September 19, 2022 by Christina Szalinski

All mammals, including humans, make milk with carbohydrates in the same unique form: lactose, a sugar that is a fusion of two other sugars called galactose and glucose. While scientists don’t know why all mammary glands arrange sugars this way, many believe that it’s important for babies. And growing evidence suggests that lactose substitutes in infant formula, such as corn syrup solids, may have health consequences, though the research comes with caveats and experts caution against swapping formulas amid a lingering shortage.

Research indicates that corn-syrup-based formulas are metabolized differently by infants compared to lactose-based formulas and human milk. Small studies have shown that the former alters the infant microbiome, as well as eating habits of toddlers. And a new study, published this August in The American Journal of Clinical Nutrition, followed 15,000 infants and suggested a higher risk of obesity at age four for those who were fed corn-syrup-based formula compared to those who were fed lactose-based formula. The study tracked children who received free formula through the Special Supplemental Nutrition Program for Women, Infants, and Children, or WIC.

Nearly half the babies in the U.S. receive benefits from the program, and most are fed formula. In every state, WIC formula options are limited, and in most states there is only one that contains lactose carbohydrates. (Due to the formula shortage, many states have temporarily allowed WIC participants more options, though that is set to expire at the end of the year.)

Historically, most infant formulas contained lactose, but according to recent purchasing data, about half of all infant formula sales are now for lactose-reduced or lactose-free formula, compared to just a small fraction of sales a few decades ago. These formulas replace some or all of the lactose with corn sugars; most often corn syrup solids, sometimes maltodextrin, both of which are just glucose.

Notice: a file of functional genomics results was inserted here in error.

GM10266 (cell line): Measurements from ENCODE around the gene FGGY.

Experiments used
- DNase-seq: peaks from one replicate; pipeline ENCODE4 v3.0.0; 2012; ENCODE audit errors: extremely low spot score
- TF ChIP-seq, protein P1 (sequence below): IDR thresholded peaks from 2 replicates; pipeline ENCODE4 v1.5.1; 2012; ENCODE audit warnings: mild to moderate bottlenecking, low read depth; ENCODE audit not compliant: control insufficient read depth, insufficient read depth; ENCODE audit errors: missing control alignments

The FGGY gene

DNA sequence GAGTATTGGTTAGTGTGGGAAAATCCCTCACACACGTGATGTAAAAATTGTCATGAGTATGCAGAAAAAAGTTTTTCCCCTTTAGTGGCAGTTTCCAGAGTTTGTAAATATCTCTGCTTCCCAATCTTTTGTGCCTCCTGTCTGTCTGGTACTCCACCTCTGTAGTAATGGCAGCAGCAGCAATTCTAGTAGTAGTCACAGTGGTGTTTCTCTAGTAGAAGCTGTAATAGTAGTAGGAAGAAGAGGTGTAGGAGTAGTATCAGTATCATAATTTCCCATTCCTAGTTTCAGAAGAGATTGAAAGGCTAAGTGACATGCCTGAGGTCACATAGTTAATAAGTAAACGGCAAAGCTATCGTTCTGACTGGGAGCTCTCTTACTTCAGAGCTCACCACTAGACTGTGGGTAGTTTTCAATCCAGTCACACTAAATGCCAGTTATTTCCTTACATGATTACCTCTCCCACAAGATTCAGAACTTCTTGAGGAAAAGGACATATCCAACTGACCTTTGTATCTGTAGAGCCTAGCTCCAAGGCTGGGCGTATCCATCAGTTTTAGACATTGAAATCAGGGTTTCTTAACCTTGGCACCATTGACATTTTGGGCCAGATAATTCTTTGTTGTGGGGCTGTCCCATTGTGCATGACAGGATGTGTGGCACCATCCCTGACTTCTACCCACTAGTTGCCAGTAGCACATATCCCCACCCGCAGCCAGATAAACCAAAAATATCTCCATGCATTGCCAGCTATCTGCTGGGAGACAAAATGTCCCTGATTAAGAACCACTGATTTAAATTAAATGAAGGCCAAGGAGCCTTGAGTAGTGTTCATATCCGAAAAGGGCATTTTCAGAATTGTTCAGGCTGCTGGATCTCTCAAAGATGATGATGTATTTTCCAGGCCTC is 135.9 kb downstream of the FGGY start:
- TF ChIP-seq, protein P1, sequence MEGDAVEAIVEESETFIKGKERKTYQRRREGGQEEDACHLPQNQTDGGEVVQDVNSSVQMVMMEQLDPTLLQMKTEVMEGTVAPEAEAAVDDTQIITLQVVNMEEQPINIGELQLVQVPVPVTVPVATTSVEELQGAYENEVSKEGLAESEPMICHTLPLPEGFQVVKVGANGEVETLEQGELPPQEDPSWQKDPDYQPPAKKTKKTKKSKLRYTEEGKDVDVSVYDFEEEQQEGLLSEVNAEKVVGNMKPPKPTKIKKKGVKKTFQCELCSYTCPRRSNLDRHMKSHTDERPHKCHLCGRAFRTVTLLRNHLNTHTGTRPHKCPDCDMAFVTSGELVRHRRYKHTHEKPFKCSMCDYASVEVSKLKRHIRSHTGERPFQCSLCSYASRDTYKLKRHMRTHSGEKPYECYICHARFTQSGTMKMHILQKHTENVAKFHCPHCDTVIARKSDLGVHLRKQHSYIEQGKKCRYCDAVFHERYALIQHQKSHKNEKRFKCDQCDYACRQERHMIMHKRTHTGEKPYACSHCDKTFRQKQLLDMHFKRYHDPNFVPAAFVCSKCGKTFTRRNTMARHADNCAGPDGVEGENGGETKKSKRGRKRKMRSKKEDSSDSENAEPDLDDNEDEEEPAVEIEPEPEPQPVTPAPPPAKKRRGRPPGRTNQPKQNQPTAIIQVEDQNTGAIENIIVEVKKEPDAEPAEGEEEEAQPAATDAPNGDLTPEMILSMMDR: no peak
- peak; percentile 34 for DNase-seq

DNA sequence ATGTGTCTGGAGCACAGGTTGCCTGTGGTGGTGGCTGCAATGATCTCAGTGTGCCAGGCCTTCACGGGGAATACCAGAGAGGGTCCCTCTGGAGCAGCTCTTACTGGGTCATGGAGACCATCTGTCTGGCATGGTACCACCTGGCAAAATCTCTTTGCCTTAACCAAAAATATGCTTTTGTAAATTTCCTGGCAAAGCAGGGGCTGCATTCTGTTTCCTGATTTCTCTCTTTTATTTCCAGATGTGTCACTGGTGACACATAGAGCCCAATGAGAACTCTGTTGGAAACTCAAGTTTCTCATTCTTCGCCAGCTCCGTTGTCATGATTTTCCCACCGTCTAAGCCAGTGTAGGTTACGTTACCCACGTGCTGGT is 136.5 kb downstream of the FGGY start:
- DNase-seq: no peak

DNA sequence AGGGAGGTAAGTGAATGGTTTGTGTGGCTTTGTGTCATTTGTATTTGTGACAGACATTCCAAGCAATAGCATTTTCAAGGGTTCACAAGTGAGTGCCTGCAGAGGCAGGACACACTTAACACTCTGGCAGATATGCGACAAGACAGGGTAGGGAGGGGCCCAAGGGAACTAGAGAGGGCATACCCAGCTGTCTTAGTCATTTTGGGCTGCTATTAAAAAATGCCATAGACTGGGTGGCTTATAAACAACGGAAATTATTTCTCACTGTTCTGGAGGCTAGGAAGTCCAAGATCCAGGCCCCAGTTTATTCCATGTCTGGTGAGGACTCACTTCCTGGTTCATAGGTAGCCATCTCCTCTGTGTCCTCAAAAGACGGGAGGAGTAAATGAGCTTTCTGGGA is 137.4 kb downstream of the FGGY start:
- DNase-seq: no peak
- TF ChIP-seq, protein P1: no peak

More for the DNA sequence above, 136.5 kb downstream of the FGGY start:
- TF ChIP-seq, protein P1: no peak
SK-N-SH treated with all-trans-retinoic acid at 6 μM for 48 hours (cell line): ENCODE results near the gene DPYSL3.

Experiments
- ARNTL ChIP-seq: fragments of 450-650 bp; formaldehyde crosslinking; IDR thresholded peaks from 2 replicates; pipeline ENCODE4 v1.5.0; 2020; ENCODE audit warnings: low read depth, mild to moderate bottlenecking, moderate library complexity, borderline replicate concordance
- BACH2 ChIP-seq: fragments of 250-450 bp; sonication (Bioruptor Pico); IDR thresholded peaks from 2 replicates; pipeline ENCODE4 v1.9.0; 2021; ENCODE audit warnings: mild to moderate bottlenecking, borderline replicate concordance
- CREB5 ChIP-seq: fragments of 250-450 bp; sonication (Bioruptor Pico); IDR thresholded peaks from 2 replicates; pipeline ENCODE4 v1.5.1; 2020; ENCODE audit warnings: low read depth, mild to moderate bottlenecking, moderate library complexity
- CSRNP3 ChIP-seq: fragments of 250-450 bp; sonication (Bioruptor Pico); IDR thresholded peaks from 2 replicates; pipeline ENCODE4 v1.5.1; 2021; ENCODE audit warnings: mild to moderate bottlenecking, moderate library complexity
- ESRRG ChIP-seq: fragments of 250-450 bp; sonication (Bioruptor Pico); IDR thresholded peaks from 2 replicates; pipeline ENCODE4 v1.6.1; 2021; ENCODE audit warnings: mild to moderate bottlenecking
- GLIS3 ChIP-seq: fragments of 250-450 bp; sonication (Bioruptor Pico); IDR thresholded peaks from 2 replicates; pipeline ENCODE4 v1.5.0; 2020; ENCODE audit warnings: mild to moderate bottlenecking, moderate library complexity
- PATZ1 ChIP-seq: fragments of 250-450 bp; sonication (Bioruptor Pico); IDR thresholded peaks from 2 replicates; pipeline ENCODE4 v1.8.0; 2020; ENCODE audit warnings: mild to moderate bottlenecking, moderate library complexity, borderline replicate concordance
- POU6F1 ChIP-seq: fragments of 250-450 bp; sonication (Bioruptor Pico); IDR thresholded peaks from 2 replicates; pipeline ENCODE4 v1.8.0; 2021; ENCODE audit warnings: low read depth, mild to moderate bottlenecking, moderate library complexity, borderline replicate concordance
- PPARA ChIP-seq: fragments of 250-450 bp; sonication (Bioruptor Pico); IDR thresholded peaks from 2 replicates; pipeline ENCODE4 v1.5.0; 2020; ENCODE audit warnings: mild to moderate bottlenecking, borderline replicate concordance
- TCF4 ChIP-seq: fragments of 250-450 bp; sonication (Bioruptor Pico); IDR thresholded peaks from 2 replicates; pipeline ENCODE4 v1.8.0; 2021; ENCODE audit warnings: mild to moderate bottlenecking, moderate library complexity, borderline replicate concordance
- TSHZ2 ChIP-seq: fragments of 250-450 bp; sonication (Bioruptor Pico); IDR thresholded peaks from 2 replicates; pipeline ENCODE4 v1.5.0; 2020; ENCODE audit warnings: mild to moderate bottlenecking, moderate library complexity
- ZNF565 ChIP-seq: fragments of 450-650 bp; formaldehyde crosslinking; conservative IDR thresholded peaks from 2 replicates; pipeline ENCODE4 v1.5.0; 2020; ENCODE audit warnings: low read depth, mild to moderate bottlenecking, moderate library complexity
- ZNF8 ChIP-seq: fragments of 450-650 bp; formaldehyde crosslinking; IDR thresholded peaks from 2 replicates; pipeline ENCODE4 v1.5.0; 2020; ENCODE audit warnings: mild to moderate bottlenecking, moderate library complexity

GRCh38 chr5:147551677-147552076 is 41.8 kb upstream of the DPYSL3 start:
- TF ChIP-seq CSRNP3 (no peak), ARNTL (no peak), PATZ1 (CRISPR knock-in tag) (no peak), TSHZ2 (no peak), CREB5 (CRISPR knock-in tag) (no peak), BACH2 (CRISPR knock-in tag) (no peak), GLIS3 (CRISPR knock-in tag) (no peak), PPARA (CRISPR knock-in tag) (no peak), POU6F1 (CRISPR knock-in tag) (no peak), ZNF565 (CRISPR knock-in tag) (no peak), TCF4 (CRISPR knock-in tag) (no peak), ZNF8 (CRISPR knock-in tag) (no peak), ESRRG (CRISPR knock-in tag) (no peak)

Companies that sell lactose-free or lactose-reduced formulas often claim that the products help fussy, gassy, crying babies. Robert Boyle, a children’s allergy specialist and researcher at Imperial College London, told Undark that he hasn’t seen “good evidence” that lactose-free or low-lactose formulas “have any positive benefits in that sort of context” noting that few healthy babies need lactose-free formula. But formula marketing focuses on fashionable concerns and mother’s insecurities, not health issues, he explained. “It's all smoke and mirrors,” he said about the health claims.

Although the U.S. Food and Drug Administration regulations cover 30 required nutrients in infant formula including protein, fats, and vitamins, they don’t cover carbohydrates. Meanwhile, the European Union limits the amount and types of sugars allowed in standard formulas, and bans corn syrup.

Whether corn syrup is the right substitute for lactose in formula is something that Michael Goran, a pediatrics professor at Children's Hospital Los Angeles and author of the recent WIC study, questions. Someone who is lactose intolerant, "wouldn't put corn syrup on cereal instead of milk," he pointed out, “they buy milk with lactase added,” referring to the enzyme that digests lactose.